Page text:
Latin America

Marco Ugarte / AP via Miami Herald

COMMENTARY

It’s not easy to watch Rolling Stone magazine’s newly released video of Mexican drug lord Joaquín “Chapo” Guzmán answering questions sent to him by actor Sean Penn.

By that I mean it’s hard to watch without falling asleep.

The video offers no confessions of the ghastly narco-bloodshed Guzmán has to answer for. It’s just a ghastly bore.

You didn’t miss Haiti’s presidential runoff election on Dec. 27. It was postponed amid accusations that the first round of voting in October was marred by voter fraud and bungling by poll workers.

In other words, just another Haitian election.

Now the runoff will be held Jan. 24 – only two weeks before Haiti’s constitution says a new president must be sworn in on Feb. 7. But given the political swamp Haiti is mired in these days, the odds of an inauguration happening by that date look 50-50 at best.

Esteban Felix / AP via Miami Herald

OPINION

El Salvador is once again the deadliest place in the world.

Data released this week show the small but gang-plagued Central American nation logged an astonishing 104 murders per 100,000 people last year – more than 20 times the U.S. homicide rate.

So if you’re a Salvadoran, what could possibly add insult to that chronic injury?

How about watching as thousands of Cuban migrants get airlifted into your country en route to a nice big welcome in the U.S.?

Patrick Farrell / Miami Herald Staff

It’s a Saturday night at the Amor Viviente evangelical church in North Lauderdale. And it’s rocking.

A church band has the flock on its feet, clapping and belting out pop Christian hymns. Most are Honduran migrants. And most are young — many were part of the wave of 60,000 unaccompanied Central American minors who showed up on the U.S. border in 2014.

Among them is a 15-year-old Honduran boy named Daniel, one of the thousands who came to South Florida. (He asked that his last name not be used because his immigration case is pending.)

Courtsey Pro Footvolley Tour

These days, if you’re sitting on a South Florida beach and someone shouts, “Shark attack!” it’s probably got nothing to do with “Jaws.” Instead, it’s all about feet.

Namely, a sport called footvolley.

Millions of Venezuelans voiced their displeasure with President Nicolas Maduro's Socialist Party by giving opposition parties an overwhelming victory in congressional elections Sunday. But over the past few years, a flood of disgruntled Venezuelans have been voting with their feet, and college professors are among them.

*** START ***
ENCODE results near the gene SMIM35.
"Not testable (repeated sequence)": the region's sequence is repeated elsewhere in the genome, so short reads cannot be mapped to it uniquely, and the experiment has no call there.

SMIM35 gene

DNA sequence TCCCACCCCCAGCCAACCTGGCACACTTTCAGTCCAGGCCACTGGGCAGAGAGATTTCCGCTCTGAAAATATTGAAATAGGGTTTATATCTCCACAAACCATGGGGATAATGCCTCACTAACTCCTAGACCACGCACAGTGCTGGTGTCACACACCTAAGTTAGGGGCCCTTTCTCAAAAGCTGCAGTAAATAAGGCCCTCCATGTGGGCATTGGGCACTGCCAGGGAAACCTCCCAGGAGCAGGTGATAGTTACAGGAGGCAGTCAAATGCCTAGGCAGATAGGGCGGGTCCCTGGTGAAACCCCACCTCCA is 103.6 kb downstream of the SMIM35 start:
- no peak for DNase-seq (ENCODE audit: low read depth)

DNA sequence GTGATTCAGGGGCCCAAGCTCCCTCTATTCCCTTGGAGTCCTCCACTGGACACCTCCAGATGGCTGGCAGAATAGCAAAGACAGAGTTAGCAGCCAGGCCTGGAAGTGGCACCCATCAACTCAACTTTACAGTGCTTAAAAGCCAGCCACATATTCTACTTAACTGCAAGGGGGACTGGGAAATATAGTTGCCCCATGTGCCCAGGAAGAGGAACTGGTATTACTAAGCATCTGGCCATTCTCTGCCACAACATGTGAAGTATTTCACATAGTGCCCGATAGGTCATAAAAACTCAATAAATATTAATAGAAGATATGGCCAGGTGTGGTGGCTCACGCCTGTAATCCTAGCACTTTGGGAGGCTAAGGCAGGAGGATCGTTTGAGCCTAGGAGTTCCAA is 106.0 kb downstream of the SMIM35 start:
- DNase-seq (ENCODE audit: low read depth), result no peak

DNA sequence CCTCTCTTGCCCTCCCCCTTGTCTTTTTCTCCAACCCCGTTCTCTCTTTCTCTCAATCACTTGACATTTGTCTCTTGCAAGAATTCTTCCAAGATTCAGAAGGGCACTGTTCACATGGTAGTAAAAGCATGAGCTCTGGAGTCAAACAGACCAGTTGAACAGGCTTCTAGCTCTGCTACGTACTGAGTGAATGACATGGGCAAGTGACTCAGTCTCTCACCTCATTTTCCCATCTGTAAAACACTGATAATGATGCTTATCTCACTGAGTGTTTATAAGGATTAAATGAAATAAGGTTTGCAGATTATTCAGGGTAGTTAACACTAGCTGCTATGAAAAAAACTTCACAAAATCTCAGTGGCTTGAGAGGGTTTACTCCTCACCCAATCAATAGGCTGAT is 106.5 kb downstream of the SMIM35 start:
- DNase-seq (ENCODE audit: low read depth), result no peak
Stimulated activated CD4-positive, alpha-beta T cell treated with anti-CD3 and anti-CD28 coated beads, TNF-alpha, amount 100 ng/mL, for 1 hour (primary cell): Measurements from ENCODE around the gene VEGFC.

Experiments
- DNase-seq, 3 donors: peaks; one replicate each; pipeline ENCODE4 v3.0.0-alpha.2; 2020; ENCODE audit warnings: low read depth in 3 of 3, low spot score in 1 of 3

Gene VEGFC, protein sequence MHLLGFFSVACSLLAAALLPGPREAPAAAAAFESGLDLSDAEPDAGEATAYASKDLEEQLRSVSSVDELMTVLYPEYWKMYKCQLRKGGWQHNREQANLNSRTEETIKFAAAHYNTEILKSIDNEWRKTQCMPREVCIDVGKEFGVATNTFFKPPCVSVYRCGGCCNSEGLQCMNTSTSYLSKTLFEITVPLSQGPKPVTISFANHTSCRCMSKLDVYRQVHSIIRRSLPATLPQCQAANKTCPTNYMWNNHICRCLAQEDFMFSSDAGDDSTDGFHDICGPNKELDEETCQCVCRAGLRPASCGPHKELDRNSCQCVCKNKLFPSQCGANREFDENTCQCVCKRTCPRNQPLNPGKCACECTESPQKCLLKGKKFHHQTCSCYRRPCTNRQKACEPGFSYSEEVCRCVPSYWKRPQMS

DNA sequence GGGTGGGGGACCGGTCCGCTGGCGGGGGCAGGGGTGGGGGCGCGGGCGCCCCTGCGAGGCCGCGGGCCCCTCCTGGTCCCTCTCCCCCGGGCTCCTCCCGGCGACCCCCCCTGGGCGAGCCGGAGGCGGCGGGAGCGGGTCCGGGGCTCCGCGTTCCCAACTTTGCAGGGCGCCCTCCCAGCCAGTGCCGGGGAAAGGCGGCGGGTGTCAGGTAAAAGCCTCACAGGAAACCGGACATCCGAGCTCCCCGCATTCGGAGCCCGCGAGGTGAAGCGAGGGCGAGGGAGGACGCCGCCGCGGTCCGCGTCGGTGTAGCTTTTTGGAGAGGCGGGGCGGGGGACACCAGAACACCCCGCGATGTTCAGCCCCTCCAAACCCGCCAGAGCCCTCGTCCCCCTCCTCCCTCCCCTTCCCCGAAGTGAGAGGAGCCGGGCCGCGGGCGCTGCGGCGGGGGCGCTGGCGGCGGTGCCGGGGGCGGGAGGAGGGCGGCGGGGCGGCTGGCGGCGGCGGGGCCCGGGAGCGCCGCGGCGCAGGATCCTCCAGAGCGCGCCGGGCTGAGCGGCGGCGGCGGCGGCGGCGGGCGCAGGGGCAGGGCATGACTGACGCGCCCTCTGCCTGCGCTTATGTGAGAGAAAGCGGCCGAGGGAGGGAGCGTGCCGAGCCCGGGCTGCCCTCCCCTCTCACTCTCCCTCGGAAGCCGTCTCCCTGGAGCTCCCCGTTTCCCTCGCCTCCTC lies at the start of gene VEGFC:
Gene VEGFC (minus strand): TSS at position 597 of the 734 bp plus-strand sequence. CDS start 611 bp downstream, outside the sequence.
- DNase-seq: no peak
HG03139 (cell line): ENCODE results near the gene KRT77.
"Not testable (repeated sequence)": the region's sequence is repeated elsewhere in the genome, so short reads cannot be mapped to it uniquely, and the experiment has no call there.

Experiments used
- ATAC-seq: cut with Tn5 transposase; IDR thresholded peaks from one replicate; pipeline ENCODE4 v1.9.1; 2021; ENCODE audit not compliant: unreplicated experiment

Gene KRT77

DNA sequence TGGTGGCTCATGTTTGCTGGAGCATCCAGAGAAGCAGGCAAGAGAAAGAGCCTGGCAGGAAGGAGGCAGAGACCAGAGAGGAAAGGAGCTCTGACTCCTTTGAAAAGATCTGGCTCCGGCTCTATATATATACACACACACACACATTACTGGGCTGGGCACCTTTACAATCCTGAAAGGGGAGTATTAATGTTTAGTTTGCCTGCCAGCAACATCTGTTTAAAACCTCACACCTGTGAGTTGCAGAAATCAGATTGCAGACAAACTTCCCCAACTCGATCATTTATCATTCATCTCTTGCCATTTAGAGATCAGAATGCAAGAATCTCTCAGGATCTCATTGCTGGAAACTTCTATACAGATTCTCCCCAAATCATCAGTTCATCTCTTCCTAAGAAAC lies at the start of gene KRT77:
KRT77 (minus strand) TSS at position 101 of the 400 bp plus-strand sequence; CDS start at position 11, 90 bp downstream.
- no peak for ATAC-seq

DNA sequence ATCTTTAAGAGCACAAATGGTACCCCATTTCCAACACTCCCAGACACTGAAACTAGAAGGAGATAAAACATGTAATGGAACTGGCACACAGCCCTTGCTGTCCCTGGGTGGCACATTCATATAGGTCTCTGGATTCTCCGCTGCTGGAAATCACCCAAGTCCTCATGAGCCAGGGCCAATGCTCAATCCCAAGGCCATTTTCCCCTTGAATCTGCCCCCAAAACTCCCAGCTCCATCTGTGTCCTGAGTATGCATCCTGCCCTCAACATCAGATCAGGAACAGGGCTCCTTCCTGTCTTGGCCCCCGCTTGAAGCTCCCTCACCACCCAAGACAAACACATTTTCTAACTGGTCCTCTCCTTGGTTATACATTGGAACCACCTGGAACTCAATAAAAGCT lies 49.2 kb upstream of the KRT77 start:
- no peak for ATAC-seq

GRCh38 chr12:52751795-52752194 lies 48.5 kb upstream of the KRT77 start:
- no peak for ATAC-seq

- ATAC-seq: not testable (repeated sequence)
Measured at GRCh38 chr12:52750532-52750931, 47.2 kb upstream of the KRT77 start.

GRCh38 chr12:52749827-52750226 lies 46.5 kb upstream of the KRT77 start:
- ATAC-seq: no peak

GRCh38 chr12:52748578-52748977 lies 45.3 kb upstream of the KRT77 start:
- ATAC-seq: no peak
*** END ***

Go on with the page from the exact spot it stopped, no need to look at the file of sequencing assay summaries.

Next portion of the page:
Ariana Cubillos / AP via Miami Herald

The vast Caracas slum known as Catia was a cradle of the late Hugo Chávez’s socialist revolution. Now it looks more like his regime’s coffin.

Few barrios have been hit as hard by Venezuela’s economic and social collapse after 17 years of left-wing rule. By the world’s highest inflation rate. By South America’s worst murder rate. By an orgy of government corruption. And by the long and beleaguering lines people endure every day for scarce food and medicine – a perverted postcard from the Western Hemisphere’s most oil-rich nation.

Dealing a big blow to President Nicolas Maduro's Socialist leadership, Venezuelan voters handed a majority of congressional seats to a coalition of opposition parties.

NPR's Lourdes Garcia-Navarro reports the opposition gains control of congress for the first time since Hugo Chávez ushered in victory for the leftist movement in 1999. She filed this report for our Newcast unit:

Michael Erickson

When I recently met Jamaican-American author Max-Arthur Mantle at a South Beach café, we talked about his engaging debut novel, “Batty Bwoy.” But we also chatted about the way he was sitting. That is, with his legs crossed.

“In Jamaica, if you cross your legs, if you’re a male, in a quote-unquote effeminate way, I would get my ass kicked,” Mantle told me.

“As soon as they see me their eyes would roll, then they would get red, and then the anger, then the whole hate will come. And then the slurs.”

Tim Padgett / WLRN.org

It’s been almost a year since President Obama announced the U.S. was normalizing relations with communist Cuba. Some Cuban dissidents embrace the move. But others - including artist Danilo Maldonado, known as "El Sexto" - say it’s done little to improve human rights on the island.

“El Sexto" (which means "the Sixth" in Spanish) just got out of prison in Cuba and is visiting Miami this week to convey that message.

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